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Three of the largest pharmaceutical wholesalers and a major drug maker reached a $26 billion deal to settle lawsuits filed by state governments accusing the companies of fomenting the opioid crisis, which has claimed half a million lives over nearly two decades.

As part of the settlement, the wholesalers – McKesson (MCK), AmerisourceBergen (ABC) and Cardinal Health (CAH) – will pay up to $21 billion over the next 18 years, while Johnson & Johnson (JNJ) agreed to pay up to $5 billion over nine years and exit the opioid business. More than 40 states are expected to agree to the settlement, according to North Carolina Attorney General Josh Stein.

Roughly 3,000 lawsuits filed by states, counties, cities, and tribes claimed the wholesalers failed to monitor suspicious shipments. Drug makers were accused of downplaying the risk of addiction to opioid painkillers while simultaneously encouraging doctors to overprescribe the medicines.


More than 93,000 people died from drug overdoses in 2020, a 30% increase from 2019 and the highest number ever recorded, according to the Centers for Disease Control and Prevention data. The toll strained communities across the country as they sought to cope with the costs of overdoses and deaths. A substantial share of the settlement funds is expected to be spent on opioid treatment and prevention.

“This epidemic was created by an army of pharmaceutical executives, who decided they wanted to put their profits above the health and well-being” of the public,” said Pennsylvania Attorney General Josh Shapiro during a media briefing announcing the settlement. The agreement does not make any mention of criminal charges, though, and New York Attorney General Letitia James declined to comment when asked if any charges might be filed at a later date.


State governments have 30 days to sign on to the deal and if enough choose to accept the agreement – which attorneys for plaintiffs refer to as ‘critical mass’ – the next step requires enough local governments to agree to the deal. The local governments will have another 120 days to do so. If the proposed settlement clears those hurdles, it can proceed. Native American tribes are not part the agreement, though.

In total, the states project they will reach approximately $32.7 billion in settlements with opioid makers, wholesalers and pharmacies, according to Stein. The wholesalers previously reached a $215 million agreement with two Ohio counties, for instance. And litigation is continuing in various courts around the country, including in West Virginia, New York and California, where lawsuits were filed by local governments.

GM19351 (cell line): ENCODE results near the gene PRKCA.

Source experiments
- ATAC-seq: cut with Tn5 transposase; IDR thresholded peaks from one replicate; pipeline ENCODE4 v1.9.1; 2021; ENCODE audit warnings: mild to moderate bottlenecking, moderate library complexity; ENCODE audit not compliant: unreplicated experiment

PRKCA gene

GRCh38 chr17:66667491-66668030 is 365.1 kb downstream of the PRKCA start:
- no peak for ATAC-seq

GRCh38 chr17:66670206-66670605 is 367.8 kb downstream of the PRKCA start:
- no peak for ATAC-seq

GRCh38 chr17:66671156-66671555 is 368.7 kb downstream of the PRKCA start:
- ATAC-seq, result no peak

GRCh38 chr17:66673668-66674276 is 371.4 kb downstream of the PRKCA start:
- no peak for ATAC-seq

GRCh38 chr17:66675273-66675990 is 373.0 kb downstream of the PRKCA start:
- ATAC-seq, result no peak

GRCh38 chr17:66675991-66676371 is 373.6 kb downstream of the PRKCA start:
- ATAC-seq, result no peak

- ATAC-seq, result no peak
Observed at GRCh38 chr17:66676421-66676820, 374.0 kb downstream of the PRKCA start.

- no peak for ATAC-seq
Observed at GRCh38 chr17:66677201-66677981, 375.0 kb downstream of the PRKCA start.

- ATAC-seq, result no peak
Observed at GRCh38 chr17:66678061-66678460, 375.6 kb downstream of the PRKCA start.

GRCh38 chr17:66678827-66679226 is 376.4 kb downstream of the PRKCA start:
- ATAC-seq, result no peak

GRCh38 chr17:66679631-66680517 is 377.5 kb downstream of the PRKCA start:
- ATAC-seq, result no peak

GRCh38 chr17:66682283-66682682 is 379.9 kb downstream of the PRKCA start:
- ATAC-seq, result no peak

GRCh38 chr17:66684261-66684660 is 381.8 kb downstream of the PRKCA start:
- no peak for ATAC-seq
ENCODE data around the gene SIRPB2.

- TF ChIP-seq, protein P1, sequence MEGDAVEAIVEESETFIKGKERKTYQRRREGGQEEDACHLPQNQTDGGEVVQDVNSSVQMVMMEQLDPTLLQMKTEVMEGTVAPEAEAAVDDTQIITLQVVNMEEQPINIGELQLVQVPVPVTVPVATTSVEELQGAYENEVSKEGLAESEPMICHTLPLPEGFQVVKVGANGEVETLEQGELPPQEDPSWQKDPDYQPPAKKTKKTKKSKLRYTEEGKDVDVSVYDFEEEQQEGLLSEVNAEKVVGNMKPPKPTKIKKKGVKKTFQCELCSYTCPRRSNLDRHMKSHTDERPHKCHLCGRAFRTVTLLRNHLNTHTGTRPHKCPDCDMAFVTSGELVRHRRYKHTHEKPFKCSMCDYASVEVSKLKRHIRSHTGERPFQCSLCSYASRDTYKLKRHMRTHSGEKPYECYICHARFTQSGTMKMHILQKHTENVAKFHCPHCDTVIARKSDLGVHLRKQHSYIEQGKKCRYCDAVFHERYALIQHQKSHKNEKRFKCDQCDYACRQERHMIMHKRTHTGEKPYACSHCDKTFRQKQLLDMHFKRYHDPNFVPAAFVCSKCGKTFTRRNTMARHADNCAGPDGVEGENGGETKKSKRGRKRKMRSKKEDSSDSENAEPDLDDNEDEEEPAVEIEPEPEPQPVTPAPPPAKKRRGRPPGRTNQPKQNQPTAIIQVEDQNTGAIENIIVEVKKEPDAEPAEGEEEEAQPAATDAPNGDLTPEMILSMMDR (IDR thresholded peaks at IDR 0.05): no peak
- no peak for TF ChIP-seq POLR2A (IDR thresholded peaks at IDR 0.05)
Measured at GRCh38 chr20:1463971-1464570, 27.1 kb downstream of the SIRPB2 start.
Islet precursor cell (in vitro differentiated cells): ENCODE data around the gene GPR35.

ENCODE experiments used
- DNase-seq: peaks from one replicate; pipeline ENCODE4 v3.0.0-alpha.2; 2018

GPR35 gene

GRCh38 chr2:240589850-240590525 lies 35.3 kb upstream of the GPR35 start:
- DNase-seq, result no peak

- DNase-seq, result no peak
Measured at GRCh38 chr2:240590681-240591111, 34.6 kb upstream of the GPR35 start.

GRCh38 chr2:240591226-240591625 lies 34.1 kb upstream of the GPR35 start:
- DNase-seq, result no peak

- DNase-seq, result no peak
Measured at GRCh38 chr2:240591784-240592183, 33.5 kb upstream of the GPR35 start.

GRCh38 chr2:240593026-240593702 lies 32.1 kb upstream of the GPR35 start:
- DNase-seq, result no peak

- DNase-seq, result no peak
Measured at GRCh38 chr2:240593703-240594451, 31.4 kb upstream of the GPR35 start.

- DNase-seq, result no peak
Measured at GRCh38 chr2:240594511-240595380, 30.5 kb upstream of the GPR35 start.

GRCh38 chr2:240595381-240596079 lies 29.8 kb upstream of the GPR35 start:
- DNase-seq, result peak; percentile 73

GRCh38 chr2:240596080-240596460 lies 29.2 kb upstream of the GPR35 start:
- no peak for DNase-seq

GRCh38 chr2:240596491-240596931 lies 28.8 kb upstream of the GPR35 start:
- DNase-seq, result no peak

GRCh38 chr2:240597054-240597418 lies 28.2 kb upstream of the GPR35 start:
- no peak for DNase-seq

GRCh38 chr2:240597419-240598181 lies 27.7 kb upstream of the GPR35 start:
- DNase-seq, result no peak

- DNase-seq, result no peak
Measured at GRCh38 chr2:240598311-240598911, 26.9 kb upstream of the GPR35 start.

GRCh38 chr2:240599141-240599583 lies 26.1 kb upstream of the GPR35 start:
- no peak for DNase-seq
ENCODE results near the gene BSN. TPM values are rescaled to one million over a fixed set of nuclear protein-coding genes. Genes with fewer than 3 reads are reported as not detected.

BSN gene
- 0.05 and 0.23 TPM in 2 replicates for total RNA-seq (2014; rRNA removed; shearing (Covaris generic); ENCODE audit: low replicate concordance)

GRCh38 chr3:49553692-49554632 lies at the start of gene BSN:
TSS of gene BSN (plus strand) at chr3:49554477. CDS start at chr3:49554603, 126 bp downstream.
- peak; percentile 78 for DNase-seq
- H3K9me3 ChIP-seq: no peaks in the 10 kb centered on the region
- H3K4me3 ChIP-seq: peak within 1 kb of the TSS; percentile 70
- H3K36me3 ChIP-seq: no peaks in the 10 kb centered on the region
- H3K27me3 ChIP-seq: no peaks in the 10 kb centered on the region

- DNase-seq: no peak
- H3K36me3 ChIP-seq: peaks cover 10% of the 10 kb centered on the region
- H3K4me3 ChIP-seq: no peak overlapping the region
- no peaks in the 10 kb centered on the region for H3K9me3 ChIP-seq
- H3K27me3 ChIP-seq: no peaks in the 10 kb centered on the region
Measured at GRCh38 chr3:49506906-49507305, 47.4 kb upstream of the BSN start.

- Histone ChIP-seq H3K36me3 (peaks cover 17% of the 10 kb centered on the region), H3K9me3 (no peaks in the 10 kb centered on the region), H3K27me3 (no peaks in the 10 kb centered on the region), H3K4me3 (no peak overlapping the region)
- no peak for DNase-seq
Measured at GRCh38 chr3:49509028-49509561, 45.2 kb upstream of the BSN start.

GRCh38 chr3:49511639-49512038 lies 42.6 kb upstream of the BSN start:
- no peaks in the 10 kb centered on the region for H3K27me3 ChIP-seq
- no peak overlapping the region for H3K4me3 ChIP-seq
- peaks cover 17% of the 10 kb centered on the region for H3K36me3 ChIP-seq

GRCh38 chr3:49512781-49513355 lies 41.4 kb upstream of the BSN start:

[UPDATE: Later, Washington Attorney General Bob Ferguson rejected the settlement, calling it “deficient,” and indicated a trial scheduled for Sept. 7 will proceed. In explaining his decision, Ferguson maintained the “real value is substantially less” than the estimated $517.5 million that the state, as well as counties and cities, would receive over 18 years due to the impact of inflation.

The settlement, which had been negotiated for nearly two years, was greeted cautiously by a coalition of public health groups that, earlier this year, issued a set of guidelines for using settlement funds. These included investing in local health programs; relying on medical evidence to best deploy the money; invest in youth prevention, focus on racial equity, and develop a fair and transparent process for decisions.

“Billions of dollars from opioid settlement funding will provide states and localities with a unique opportunity to address critical gaps in our current prevention, treatment, and recovery infrastructure. By following these five core principles, states can ensure that this funding will support evidence-based approaches that can make a lasting impact on the addiction crisis,” said Mark McClellan, who heads the Duke-Margolis Center for Health Policy and a former Centers for Medicare & Medicaid Administrator, in a statement.

The settlement also calls for the creation of a centralized and independent clearinghouse to provide the wholesalers and state regulators with aggregated data about where and how often drugs are shipped. The goal is to eliminate “blind spots” in the current distribution systems. The companies are also expected to crack down on suspicious pharmacy orders and boost oversight of anti-diversion programs.

Meanwhile, Purdue Pharma, which marketed OxyContin, is awaiting an Aug. 9 hearing on its bankruptcy proposal. Under its plan, some members of the Sackler family who own the drug maker would contribute more than $4.3 billion to compensate people and local governments that were harmed by its opioid painkiller.

In addition, Purdue will be wound down or sold by 2024, the Sacklers will be banned from the opioid business, and they must relinquish control of family foundations to an independent trustee. In exchange, the Sackler family members will receive immunity from further lawsuits. The proposal has sparked backlash among some state attorneys general, who argue Sackler family members are walking away with considerable wealth.

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